Tyson Reeder and Scott Reeder are professors of Painting and Drawing
at SAIC. Both are represented by Daniel Reich gallery in NYC and have
been involved in numerous curatorial projects, including The Early
Show at White Columns, NY, Dark Fair at Kolnischer Kunstverein,
Cologne, and Club Nutz at Frieze, London, and the Museum of
Contemporary Art, Chicago.
Aaron Van Dyke + Summer School (Minneapolis, St Paul)
Summer school is a gathering of artists (students, recent graduates
and teachers) gathering together for a dialog on art making. This
happens both formally and informally, in small and large groups.
Summer school aims to be somewhat of an antidote to the shortcomings
of formal education, stressing openness, experimental forms of
educations and educational and artistic agency. Van Dyke will also be
curating the GPFE III video program.
Aaron Van Dyke is just another desperate artist living, teaching and
working in Minneapolis.
Very Low Frequency Painting | Simon Ingram (Auckland)
Simon Ingram works with painting, machines and radio. Recent work has
centered on painting using custom built machines programmed with
techniques of self-making derived from artificial life. In Very Low
Frequency Painting the attention is turned outward and upward with the
help of a radio telescope painting machine that listens in to very low
frequency (VLF) radio signal that propagates in the upper atmosphere.
Simon Ingram lives in Auckland, New Zealand. Over the last four years
he has exhibited at CCNOA and The Kunstverein Medienturm (Europe), PS1/
MoMA, Pulse Contemporary Art Fair, The Suburban (USA); The Adam Art
Gallery, The Auckland Art Gallery, Dunedin Public Art Gallery and Gow
Langsford Gallery (NZ). He is represented by Gow Langsford Gallery and
teaches at The University of Auckland. Simon Ingram wishes to acknowledge
the support of Elam School of Fine Arts at the University of Auckland, New Zealand.
The Document | Diego Leclery (Chicago)
Leclery will present The Document, an open play with no set actors or
fixed roles. The Document tells the story of journey as is becomes a
journey and stops being just an activity. The play will meander the
grounds of the Poor Farm and can be performed by any two individuals
as they wish, at any time of day or night.
Diego Leclery was born near Paris, France, in 1978 and has lived much
of his life in Brazil and the US. He currently resides in Chicago
where he teaches painting and drawing at the School of the Art
Institute of Chicago. Leclery is a founding member and co-director of
Julius Caesar, an artist-run space in East Garfield Park Chicago. He
is the on-again off-again editor of bdbbdb, a pdf magazine of art,
criticism, theory, and literature. Leclery holds an MFA from the
School of the Art Institute of Chicago and has exhibited in many of
Chicago's alternative spaces, including The Suburban, Monument2,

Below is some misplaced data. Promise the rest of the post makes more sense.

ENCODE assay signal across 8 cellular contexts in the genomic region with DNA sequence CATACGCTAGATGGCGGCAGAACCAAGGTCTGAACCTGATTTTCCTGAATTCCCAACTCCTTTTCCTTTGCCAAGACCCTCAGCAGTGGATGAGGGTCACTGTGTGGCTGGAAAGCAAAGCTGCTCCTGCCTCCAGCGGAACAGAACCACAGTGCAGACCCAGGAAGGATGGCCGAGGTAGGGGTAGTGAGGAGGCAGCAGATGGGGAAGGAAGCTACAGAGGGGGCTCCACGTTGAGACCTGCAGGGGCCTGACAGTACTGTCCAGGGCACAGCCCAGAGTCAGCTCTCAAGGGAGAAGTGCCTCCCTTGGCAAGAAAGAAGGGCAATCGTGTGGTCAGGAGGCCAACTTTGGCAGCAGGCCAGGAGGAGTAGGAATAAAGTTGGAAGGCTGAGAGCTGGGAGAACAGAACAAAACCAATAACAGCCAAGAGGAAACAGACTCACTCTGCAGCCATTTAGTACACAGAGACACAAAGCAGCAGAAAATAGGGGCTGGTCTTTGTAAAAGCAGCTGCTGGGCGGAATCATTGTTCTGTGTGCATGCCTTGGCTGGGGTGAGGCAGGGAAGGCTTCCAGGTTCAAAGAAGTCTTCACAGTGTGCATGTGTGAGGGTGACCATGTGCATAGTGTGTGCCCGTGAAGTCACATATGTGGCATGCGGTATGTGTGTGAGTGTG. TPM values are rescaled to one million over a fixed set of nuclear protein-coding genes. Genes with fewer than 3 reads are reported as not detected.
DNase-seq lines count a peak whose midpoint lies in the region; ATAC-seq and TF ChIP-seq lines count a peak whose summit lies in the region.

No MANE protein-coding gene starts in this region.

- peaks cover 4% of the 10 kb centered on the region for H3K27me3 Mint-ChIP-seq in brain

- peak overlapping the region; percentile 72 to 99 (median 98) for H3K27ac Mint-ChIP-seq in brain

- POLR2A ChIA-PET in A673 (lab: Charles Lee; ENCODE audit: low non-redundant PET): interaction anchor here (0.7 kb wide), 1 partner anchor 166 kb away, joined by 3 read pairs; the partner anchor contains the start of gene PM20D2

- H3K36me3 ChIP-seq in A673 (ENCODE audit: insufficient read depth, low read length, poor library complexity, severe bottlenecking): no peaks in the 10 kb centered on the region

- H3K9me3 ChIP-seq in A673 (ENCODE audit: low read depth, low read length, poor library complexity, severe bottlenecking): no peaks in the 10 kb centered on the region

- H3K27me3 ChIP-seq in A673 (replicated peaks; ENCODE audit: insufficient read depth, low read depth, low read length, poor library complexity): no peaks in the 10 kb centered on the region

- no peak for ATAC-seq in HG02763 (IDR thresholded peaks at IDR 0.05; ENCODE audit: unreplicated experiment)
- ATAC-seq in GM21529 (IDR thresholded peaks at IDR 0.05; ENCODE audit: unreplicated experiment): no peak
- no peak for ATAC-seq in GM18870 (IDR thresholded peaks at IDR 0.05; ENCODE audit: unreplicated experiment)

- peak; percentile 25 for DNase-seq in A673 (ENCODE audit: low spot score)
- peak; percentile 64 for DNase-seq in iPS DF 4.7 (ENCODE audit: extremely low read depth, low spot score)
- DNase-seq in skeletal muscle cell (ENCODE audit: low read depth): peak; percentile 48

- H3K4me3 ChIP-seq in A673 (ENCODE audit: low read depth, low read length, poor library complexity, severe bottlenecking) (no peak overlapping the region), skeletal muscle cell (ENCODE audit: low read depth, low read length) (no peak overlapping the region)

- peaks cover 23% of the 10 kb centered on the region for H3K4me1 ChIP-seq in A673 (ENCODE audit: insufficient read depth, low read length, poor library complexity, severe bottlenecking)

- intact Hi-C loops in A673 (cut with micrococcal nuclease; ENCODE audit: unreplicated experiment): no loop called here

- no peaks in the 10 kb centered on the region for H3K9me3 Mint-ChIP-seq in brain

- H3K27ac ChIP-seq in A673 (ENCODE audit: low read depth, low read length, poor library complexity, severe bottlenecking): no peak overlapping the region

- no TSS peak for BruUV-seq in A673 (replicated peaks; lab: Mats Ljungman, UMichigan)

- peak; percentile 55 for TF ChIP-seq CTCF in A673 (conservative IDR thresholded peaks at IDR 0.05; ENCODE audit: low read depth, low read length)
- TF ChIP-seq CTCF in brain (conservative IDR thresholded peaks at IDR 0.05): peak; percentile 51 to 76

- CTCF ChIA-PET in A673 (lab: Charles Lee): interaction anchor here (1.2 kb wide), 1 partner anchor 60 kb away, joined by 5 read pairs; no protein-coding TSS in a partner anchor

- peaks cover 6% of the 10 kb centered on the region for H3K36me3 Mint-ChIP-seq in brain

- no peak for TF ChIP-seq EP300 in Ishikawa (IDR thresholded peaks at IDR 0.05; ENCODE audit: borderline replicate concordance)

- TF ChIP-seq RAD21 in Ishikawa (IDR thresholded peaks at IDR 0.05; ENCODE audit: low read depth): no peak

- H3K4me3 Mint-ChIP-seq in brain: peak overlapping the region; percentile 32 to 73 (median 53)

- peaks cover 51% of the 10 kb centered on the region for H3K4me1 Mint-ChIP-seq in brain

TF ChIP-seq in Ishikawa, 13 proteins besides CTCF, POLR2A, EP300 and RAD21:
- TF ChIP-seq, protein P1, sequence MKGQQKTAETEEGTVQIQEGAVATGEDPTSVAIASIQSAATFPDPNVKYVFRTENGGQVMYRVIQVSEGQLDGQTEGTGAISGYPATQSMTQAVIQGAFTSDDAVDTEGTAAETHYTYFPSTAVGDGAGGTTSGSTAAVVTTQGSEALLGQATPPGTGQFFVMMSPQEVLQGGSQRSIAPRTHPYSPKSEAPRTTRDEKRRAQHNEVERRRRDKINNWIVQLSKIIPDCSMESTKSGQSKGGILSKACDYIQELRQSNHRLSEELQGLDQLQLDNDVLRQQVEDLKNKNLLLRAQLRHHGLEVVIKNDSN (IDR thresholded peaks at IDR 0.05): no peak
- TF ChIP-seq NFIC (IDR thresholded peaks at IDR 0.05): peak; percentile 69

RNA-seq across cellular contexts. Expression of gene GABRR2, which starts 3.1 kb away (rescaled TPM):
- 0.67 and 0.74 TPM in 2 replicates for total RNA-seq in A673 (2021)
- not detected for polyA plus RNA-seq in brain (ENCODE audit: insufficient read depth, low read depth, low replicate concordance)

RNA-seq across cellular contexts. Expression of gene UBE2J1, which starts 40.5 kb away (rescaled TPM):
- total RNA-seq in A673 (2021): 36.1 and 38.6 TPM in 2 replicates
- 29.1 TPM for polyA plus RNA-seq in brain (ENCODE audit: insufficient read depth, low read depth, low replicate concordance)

Zrobili, Alogon, New York City - Gold Coast, and many more.
Lily Cox-Richard (Ann Arbor)
Lily Cox-Richard will create new work for the Poor Farm’s Cemetery,
exploring sculpture’s capacity for commemoration, with attention to
what lies beneath it.
Lily is a sculptor currently based in Ann Arbor, MI, where she is a
fellow in the University of Michigan’s Society of Fellows. She has
exhibited her work at Kompact Living Space, Berlin; AREA Gallery,
Caguas, Puerto Rico; Civilian Art Projects, Washington DC, and
Lawndale Art Center, Houston, TX. Before coming to Michigan, Lily was
a Core Fellow at the Museum of Fine Arts Houston where she was awarded
the Meredith Long Prize.
Paintings | Aliza Nisenbaum (New York), Deirdre O’Dwyer (New York), + Kelly
Aliza Nisenbaum, Deirdre O'Dwyer, and Kelly Williams met in Chicago,
in the early aughts. In a recent catalogue essay on Aliza's paintings,
Deirdre writes: "I remember an evening the summer before I left
Chicago, when we were sitting on the front stoop of our place, talking
to our friend Kiki, playing a game about what type of person our
paintings would be (clearly not ourselves). Back then we were fresh
out of school and still thought we could reduce ourselves to painting
a certain statement, in iteration. We thought of ourselves as
recognizable. I still think of paintings as characters, objects to
converse with in perpetuity. I grow chattier." For Poor Farm 2011, the
three resume their conversation about misrecognition and
identification and painting and character, with three new paintings,
one a piece each.
Aliza Nisenbaum was born in Mexico City in 1977 and currently lives in
Brooklyn, NY. Completing studies at the Universidad Iberoamericana in
Mexico City, MFA, and BFA degrees from the Art Institute of Chicago.
She currently teaches at Purchase College in NY and has taught at the
University of Chicago, and Northwestern Universities. Her work has
been shown internationally, with a recent solo show in 2011 at Julius
Caesar gallery in Chicago. Deirdre O'Dwyer was born in Milford,
Delaware in 1978, and presently lives and works in New York City. Her
work has been exhibited internationally, with solo shows at Five Years
in London and Julius Caesar in Chicago. She was the Starr Fellow at
the Royal Academy of Arts in London in 2007–2008, received her MFA
from the School of the Art Institute of Chicago in 2006, and her BA
from Harvard University in 2000, where she studied art history. Kelly
Williams met Aliza and Deirdre while earning an MFA in painting and
drawing from the School of the Art Institute of Chicago. She also
holds a BA from Vassar College, and attended Yale's Norfolk Summer